The conspiracy may be inferred from the acts of Page and Camposano. Those acts reveal that they had agreed to commit robbery inside a passenger jeepney (Art. 8, Revised Penal Code). This Court may take judicial notice that kind of robbery has been frequently committed since the liberation when the jeepney came into existence as a public conveyance.

Page and Camposano implemented their agreement when they waited for a passenger jeepney at the Baclaran rotonda and boarded it at the same time. If they had no evil intention, they could have sat together at the back. But, they did not do so. Obviously, as previously planned by them, Page took the front seat so that he could control the driver and at the same time extort money from him and the other passenger in the front seat. Camposano took a seat at the back of the jeepney so that he could rob the two female passengers.

The behavior of Page and Camposano inside the jeepney disclosed a synchronization of their actions, evincing a prior concert and plan to commit robbery with violence against and intimidation of persons. Page should answer for all the consequences of the conspiracy, including the homicide which was intertwined with the robbery committed by his co-conspirator. The homicide was committed on the occasion or by reason of the robbery.

The rule is that where the conspiracy to commit robbery was conclusively shown by the concurrent and coordinate acts of the accused, and homicide was committed as a consequence, or on the occasion, of the robbery, all of the accused are guilty of robo con homicidio whether or not they actually participated in the killing (People v. Lingad, 98 Phil. 5; People v. Puno, L-31594, April 29, 1974, 56 SCRA 659, 663).

Generally, when robo con homicidio has been proven, all those who had taken part in the robbery are guilty of the special complex crime unless it appears that they endeavored to prevent the homicide (U.S. v. Macalalad, 9 Phil. 1). the same rule is followed in Spanish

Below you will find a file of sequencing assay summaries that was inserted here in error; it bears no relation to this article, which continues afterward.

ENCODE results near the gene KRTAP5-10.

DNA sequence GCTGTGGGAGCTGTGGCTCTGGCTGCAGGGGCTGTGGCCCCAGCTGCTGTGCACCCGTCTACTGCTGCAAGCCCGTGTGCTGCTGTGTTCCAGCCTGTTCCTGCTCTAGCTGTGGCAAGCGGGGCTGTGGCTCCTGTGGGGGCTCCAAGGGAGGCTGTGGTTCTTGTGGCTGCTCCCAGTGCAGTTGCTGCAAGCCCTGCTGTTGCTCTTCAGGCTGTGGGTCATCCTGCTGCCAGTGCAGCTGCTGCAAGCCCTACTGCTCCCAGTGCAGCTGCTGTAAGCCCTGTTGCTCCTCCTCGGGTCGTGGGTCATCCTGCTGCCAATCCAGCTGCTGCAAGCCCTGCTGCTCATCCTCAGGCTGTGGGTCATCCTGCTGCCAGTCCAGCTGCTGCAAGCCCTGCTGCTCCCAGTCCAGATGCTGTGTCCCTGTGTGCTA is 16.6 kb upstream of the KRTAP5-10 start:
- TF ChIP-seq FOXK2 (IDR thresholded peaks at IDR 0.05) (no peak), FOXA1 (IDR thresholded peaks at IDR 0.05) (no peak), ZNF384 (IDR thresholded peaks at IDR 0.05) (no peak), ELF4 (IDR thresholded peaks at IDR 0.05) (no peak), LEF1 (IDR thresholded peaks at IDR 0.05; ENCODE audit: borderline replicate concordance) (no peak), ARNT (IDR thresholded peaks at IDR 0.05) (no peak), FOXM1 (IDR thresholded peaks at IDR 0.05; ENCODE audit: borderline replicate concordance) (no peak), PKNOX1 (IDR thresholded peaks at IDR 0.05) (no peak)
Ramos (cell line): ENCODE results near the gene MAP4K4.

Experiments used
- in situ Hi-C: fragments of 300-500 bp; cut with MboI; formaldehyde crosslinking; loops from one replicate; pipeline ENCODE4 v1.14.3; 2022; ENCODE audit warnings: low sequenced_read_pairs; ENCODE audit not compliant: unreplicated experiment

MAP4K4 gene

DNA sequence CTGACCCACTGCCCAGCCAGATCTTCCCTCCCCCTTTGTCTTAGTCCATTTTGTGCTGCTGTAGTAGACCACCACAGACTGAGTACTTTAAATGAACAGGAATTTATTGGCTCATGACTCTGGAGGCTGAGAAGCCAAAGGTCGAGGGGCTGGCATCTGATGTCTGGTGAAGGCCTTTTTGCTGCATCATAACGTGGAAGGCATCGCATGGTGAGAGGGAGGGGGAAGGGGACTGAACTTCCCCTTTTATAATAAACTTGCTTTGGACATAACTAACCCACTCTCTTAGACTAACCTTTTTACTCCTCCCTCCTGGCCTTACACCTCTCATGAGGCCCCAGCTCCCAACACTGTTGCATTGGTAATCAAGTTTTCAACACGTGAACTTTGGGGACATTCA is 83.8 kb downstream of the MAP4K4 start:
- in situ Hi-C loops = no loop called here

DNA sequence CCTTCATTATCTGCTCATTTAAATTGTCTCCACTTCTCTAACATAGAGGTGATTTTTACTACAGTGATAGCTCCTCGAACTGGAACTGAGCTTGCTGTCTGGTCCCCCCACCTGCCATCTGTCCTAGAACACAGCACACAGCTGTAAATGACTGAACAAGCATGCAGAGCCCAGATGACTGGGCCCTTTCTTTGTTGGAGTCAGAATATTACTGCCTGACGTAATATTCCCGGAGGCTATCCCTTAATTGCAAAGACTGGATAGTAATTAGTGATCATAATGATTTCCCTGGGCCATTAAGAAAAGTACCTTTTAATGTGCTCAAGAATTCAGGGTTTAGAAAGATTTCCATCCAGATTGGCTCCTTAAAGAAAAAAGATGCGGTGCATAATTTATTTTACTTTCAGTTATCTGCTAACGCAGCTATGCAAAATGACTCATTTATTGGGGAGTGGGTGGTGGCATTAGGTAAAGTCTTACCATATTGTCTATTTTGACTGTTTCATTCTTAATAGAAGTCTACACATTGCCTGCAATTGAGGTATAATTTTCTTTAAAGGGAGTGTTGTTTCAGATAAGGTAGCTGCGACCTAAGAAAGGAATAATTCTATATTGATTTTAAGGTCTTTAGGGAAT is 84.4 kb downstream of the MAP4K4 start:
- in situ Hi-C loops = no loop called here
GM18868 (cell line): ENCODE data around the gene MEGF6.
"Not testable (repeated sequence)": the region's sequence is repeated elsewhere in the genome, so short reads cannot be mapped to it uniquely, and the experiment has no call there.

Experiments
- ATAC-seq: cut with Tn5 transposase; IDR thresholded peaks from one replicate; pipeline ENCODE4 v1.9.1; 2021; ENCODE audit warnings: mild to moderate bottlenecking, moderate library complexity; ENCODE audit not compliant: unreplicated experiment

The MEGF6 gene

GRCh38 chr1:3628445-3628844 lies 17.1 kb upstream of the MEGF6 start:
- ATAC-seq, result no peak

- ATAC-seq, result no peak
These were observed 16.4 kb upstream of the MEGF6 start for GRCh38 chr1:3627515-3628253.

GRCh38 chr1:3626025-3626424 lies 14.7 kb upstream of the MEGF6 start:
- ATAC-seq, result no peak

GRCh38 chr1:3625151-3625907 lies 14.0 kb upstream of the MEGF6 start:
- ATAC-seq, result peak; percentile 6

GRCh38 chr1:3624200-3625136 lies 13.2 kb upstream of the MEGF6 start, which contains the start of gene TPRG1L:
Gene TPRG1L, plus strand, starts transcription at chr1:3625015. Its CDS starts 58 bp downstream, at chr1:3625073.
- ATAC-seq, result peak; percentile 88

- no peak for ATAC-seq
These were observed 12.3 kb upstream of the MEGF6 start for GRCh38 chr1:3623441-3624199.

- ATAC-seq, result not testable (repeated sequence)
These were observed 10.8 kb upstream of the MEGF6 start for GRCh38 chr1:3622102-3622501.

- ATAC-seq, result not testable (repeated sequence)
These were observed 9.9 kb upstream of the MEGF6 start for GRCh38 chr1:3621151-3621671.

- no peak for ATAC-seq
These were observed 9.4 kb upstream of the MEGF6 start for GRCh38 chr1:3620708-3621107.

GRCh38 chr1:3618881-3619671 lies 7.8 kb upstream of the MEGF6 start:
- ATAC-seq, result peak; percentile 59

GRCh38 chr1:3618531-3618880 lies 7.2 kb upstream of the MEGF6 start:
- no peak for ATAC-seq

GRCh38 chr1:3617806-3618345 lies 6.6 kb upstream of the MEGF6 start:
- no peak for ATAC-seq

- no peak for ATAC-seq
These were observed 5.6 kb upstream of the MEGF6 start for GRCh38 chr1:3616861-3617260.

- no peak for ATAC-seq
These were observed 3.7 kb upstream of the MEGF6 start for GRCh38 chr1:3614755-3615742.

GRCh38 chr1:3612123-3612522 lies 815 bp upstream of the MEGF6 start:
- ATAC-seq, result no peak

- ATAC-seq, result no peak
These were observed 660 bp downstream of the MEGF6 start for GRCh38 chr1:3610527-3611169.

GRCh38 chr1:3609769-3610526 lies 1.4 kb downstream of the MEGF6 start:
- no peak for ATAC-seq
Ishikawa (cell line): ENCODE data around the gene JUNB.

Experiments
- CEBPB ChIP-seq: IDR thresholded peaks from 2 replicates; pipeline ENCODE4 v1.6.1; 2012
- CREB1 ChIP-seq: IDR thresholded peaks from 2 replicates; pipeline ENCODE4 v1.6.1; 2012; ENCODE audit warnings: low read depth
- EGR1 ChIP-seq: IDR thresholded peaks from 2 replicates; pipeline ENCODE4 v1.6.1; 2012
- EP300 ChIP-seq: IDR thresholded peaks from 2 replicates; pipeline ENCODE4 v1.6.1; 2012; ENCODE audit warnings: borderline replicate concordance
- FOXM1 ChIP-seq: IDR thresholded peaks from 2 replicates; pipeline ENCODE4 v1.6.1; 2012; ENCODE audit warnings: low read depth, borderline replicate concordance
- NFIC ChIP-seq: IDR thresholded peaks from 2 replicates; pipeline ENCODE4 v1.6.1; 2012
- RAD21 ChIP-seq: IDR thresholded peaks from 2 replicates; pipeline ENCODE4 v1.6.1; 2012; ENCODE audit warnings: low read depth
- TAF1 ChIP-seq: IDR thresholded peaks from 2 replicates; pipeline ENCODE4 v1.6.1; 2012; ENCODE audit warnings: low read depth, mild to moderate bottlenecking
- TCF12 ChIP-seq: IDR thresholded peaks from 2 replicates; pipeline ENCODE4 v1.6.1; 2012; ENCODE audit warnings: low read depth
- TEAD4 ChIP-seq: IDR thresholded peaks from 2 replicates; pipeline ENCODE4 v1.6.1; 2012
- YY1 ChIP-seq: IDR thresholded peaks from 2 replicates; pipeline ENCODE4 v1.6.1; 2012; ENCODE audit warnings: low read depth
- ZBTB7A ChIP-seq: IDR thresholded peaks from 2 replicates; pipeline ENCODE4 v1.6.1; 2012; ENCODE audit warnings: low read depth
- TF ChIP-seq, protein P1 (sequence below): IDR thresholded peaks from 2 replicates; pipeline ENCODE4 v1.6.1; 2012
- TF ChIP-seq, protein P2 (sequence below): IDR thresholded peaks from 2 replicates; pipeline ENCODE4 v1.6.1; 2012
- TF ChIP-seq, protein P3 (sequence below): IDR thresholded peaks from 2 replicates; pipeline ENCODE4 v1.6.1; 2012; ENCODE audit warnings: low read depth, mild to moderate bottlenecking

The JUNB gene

"Son responsables de este delito (robo con homicidio) en concepto de autor no solo todos los que cooperen a la muerte, siquiera sea con su presencia, sino tambien todos los que intervienen en la ejecucion del robo aun cuando no temon parte en el homicidio" (2 Cuello Calon, Derecho Penal, 1975 Edition, p. 876).

"Cuestion II. Cometido un robo con violencia e intimidacion en las personas por dos sujetos, uno de los cuales dispara un trabuco, dejando muerto en el acto a un tercero que acude en auxilio de los robados, el que no disparo sera solo responsable del robo, o al igual que su consorte, incurrira en la pena del robo con homicidio, previsto en el numero 10 del art. 516 que comentamos?

"El Tribunal Supremo ha declarado que siendo ambos procesados antores del robo, lo son igualmente del homicidio que ocurrio en el mismo acto, al tiempo de ser perseguidos por el interfecto; porque este ultimo delito esta de tal manera enlazado con el de robo, que a no haber mediado este, ni los robados hubieran pedido auxilio, ni al prestarselo el tercero hubiese sido muerto como lo fue; y que por consiguiente, habiendo tomado parte directa en la ejecucion del robo ambos procesados, son autores uno y otro, segun el art. 13 del Codigo penal, y por lo mismo responsables los dos de todas las consequencias de su accion." (Sentencia de 30 de Abril de 1872; 3 Viada, Codigo Penal 347).

"El propio Tribunal Supremo ha resulto; ‘que si resulta probado la delincuencia del procesado en el hecho generador, que es el robo, con ocasion del que se cometio un homicidio, basta esto, en conformidad a lo dispuesto en, el num. 1.x del art. 516, para considerarle tambien responsable de homicidio; resolucion cuya justicia evidencia aun mas al parrafo segundo del art. 518, en el que se declara que los malhechores presentes a la ejecucion de un robo en despoblado y en cuadrilla son autores de cualquiera de los atentados que esta cometa, si no constare que procuraron impedirlos" ‘. (Sentencia de 23 de Febrero de 1872; 3 Viada, Codigo Penal, Cuarta Edicion, p. 347).